It's been a very trying spring sports season for all the area high schools, both public and private, since closure of the schools ordered by Illinois Governor J.B. Pritzker on March 17, due to the COVID-19 pandemic. With last week's announcement that the schools would be closed for the remainder of the academic year, the Illinois High School Association's Board of Directors voted April 21 to cancel the spring sports season, including all state tournament series.

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The cancellations involved all spring sports - baseball, softball, boys and girls track and field, water polo and lacrosse, boys volleyball, girls soccer and bass fishing.

High school athletic directors across the area expressed their sympathies toward their athletes, especially the seniors who won't get an opportunity to play for their schools again, but at the same time, expressed optimism that the athletic programs will continue as strong as ever once the crisis passes.

"I feel bad for the kids, especially the seniors who won't get the opportunity to compete," said Edwardsville High athletic director Alex Fox, "and they lose that year to compete. I feel bad for them more than anything else."

The cancellation of the seasons also affects senior athletes who have yet to sign letters-of-intent to attend various colleges on athletic scholarships.

"The kids who signed, they're obviously good to go," Fox said. "But the kids who haven't signed yet, it's about getting their tapes and information out to colleges so they can find a home for college."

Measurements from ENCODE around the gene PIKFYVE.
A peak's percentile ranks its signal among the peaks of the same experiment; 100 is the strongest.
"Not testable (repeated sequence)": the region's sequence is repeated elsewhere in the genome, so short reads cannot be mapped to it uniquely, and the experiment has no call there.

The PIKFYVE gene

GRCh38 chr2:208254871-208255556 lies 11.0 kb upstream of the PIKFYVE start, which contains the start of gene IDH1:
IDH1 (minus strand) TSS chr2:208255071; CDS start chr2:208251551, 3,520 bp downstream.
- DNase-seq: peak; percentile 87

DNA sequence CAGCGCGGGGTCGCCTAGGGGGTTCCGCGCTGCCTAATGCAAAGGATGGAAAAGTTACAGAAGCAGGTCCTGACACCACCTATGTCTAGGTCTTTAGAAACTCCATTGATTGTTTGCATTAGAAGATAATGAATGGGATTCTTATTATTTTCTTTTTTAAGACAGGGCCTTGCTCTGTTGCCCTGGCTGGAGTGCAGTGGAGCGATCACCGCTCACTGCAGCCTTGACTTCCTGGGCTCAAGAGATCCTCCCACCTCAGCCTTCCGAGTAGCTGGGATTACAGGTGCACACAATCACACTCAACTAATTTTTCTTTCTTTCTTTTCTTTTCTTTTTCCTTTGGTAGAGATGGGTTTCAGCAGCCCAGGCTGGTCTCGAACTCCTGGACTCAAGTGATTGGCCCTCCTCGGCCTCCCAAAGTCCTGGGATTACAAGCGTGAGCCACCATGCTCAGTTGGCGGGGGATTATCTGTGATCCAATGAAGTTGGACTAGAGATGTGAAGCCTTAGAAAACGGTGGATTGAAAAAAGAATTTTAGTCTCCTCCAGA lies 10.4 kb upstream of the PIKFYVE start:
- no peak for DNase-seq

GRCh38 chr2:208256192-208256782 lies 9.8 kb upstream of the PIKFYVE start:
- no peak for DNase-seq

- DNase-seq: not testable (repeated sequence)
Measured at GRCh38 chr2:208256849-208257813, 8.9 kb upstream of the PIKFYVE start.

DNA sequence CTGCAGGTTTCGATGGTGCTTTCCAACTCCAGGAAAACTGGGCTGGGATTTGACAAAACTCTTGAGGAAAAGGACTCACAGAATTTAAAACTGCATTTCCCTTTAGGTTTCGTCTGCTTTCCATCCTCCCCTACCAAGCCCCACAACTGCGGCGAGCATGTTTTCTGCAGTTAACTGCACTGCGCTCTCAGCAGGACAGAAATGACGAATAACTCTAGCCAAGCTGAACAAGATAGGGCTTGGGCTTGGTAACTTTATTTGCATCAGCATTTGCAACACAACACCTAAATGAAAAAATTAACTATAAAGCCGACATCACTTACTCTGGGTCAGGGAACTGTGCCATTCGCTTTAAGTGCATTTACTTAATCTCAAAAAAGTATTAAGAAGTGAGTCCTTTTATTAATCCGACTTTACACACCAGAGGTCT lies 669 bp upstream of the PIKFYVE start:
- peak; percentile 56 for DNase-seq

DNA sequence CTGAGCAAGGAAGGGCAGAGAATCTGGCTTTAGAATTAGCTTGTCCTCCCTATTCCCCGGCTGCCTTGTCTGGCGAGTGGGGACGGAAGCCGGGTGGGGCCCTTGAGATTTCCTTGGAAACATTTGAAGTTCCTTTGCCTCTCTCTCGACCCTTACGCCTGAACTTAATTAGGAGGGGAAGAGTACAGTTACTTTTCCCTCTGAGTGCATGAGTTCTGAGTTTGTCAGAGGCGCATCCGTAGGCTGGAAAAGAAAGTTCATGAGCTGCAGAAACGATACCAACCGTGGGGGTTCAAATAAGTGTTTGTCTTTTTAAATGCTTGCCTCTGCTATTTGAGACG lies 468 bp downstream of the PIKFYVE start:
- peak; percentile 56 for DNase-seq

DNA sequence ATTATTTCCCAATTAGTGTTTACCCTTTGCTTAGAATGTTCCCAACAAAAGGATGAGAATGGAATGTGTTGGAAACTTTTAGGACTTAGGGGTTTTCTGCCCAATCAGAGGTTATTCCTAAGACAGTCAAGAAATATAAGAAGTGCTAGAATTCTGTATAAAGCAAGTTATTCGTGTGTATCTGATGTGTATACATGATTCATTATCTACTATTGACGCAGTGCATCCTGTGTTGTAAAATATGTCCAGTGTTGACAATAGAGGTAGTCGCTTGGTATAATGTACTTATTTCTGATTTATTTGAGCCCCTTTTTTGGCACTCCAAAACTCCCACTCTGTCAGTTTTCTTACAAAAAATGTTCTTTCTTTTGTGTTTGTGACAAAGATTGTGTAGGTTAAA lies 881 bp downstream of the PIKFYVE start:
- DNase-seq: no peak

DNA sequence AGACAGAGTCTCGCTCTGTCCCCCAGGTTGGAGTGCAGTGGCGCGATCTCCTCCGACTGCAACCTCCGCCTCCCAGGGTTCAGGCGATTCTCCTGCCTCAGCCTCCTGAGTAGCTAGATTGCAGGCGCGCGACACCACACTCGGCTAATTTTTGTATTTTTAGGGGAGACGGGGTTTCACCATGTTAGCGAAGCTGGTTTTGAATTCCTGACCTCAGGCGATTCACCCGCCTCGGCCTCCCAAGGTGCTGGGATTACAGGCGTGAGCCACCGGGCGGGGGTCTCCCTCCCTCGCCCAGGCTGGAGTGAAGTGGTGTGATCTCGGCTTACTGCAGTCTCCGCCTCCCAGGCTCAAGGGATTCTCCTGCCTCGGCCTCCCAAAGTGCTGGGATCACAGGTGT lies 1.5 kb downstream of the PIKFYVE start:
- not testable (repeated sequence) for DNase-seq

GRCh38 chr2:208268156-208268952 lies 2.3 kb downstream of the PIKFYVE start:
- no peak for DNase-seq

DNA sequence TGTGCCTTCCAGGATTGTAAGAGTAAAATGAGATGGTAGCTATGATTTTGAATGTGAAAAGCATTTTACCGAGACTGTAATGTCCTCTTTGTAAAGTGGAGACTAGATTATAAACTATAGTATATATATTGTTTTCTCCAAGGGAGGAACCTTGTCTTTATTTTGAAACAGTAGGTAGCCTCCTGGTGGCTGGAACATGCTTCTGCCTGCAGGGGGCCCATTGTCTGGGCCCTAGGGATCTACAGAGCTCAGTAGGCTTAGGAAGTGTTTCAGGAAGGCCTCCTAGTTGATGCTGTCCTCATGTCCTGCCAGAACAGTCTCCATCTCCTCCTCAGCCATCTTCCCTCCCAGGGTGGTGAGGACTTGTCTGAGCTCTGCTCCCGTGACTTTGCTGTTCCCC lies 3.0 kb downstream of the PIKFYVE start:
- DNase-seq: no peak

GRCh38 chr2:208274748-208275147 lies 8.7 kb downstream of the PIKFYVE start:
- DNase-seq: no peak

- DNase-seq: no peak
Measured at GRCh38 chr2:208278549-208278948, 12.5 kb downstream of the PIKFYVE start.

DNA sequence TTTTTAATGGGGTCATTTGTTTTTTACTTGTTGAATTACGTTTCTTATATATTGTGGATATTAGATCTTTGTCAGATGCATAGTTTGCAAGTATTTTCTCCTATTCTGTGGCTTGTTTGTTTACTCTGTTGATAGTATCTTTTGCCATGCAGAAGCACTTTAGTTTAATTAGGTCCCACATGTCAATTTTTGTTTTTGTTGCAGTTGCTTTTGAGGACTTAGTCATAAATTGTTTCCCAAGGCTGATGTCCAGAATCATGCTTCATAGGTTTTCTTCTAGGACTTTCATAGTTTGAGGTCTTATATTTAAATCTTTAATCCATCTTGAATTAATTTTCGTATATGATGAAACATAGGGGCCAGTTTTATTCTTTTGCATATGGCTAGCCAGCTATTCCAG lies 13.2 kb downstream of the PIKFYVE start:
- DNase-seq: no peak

Like the other athletic directors, Fox is looking forward to a return to normalcy, and the crisis is also a very good teaching tool as well.

"I just think that everybody's getting ready to get things back to normal," Fox said, "and this shows that you can't take anything for granted."

The situation is about the same at Alton High School, where Redbird teams and athletes are also disappointed with the cancellations.

"I think it goes without saying that all individuals associated with high school athletics has been a very difficult time," said Alton athletic director Chris Kusnerick. "All athletic programs had completed their tryouts and preseason practices, and were excited to begin the season with the normal excitement and expectations that go along with the start of a new season. This is usually our busiest time in the Alton athletic department, and it has been very strange not to have the hustle and bustle of the practices and games going on. Our hearts go out to the seniors who will not get this opportunity again, at least not on the high school level. It is a very tough life lesson, and we are trying to be as supportive as we can despite not having contact."

The Redbird coaches and staff are also helping their athletes learn the life lessons coming from both the pandemic and the cancellations.

"In athletics, coaches are constantly teaching the life lessons to our student-athletes, and the COVID pandemic is a perfect example of to teach some of these life lessons,' Kusnerick said, "even though we are not holding athletic contests or practices."

Marquette Catholic athletic director Jack Holmes felt that the IHSA was following the lead of Pritzker and the state government in announcing the cancellations, thinking that the organization had no other choice but the cancel the seasons.

"When the governor shuts everything down, (the IHSA) are doing what they've got to do,' Holmes said. "That's when the governor shuts everything down, how is the IHSA going to play sports? So I think the IHSA is doing what they have to do, and you can't blame them for that."

Holmes does feel bad for everyone involved in athletics during this trying time.